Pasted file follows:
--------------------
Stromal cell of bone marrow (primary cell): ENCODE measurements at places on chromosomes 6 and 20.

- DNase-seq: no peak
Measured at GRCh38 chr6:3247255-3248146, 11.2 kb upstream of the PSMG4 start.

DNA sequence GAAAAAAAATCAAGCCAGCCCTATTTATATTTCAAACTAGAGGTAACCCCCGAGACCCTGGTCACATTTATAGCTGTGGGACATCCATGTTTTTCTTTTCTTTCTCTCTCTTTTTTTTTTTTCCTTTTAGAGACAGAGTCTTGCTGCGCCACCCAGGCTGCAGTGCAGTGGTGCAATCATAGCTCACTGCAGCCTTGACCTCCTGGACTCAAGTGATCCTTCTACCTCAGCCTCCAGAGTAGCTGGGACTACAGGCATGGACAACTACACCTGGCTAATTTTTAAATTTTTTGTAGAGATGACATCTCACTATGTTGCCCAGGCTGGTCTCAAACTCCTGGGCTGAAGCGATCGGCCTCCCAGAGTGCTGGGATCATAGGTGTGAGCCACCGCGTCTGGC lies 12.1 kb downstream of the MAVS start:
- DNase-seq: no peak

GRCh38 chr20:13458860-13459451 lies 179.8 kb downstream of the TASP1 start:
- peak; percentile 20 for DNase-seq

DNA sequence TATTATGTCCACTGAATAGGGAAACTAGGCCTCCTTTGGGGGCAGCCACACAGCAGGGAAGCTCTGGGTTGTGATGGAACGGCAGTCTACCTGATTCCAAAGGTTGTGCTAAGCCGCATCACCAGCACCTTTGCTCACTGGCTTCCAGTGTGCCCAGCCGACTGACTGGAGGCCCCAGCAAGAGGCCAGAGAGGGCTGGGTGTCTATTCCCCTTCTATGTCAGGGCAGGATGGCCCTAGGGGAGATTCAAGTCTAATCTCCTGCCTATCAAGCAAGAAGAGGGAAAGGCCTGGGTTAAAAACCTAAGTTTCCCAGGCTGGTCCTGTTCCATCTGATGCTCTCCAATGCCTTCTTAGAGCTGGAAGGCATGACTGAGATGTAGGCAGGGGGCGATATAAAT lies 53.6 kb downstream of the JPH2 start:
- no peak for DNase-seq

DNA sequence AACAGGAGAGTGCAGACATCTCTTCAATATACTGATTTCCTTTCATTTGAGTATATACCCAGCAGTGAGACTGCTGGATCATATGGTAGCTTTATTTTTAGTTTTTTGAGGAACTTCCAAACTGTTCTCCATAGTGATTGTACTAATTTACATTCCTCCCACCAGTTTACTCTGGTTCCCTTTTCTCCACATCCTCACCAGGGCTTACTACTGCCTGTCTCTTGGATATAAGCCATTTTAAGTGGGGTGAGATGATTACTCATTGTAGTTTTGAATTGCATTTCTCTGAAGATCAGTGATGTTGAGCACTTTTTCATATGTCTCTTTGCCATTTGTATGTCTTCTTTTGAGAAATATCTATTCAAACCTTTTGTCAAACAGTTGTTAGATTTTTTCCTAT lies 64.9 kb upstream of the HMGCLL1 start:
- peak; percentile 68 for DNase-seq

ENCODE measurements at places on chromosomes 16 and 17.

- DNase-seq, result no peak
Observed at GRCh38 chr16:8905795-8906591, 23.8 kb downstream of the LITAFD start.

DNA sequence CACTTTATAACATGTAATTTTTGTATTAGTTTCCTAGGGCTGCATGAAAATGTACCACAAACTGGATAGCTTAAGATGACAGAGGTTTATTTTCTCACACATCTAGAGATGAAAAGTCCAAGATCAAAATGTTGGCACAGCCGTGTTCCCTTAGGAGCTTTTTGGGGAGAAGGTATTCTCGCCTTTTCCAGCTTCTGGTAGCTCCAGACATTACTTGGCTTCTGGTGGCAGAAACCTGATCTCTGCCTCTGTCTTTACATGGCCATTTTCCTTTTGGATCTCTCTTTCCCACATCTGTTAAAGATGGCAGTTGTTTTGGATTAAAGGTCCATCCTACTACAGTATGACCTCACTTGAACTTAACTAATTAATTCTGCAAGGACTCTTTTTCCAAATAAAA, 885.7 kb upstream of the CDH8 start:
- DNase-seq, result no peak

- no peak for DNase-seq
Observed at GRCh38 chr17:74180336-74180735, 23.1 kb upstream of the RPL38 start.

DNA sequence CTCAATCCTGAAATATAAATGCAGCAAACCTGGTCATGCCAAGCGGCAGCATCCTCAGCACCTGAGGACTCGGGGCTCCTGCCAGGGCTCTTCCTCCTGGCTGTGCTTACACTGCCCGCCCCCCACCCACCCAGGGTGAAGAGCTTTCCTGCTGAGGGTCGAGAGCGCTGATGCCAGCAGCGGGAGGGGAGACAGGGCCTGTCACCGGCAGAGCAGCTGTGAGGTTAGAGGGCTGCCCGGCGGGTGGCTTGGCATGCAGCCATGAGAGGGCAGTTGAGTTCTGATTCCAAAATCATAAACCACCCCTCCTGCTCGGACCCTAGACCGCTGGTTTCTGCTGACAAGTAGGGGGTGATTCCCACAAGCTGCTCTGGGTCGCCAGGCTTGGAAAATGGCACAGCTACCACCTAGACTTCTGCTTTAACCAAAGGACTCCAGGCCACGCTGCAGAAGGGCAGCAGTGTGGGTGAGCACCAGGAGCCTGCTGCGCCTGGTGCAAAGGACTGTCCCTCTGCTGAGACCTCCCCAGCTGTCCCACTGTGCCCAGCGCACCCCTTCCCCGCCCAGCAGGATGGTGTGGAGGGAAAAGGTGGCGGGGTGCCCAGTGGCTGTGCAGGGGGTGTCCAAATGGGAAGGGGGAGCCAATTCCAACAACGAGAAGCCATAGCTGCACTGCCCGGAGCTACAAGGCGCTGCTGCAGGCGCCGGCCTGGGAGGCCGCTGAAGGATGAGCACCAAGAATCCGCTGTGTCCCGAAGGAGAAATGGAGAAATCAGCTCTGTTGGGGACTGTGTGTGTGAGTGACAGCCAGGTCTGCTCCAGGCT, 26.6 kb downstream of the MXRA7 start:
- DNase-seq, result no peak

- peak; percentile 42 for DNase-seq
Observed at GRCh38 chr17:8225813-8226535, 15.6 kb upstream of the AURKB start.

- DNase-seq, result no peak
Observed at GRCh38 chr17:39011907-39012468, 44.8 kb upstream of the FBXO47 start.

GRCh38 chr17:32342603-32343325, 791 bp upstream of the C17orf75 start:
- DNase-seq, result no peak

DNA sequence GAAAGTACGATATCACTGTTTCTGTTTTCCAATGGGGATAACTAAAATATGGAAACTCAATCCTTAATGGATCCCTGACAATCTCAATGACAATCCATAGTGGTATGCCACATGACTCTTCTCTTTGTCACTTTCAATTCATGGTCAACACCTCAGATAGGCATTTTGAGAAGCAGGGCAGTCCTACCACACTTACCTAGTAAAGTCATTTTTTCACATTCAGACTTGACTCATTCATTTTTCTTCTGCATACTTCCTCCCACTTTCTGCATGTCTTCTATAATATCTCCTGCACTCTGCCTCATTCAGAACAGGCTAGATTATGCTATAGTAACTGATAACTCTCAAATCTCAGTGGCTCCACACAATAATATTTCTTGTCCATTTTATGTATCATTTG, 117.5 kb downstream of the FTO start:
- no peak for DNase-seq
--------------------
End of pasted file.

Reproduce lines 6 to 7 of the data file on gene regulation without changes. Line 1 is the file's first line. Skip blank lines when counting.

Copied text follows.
GRCh38 chr20:13458860-13459451 lies 179.8 kb downstream of the TASP1 start:
- peak; percentile 20 for DNase-seq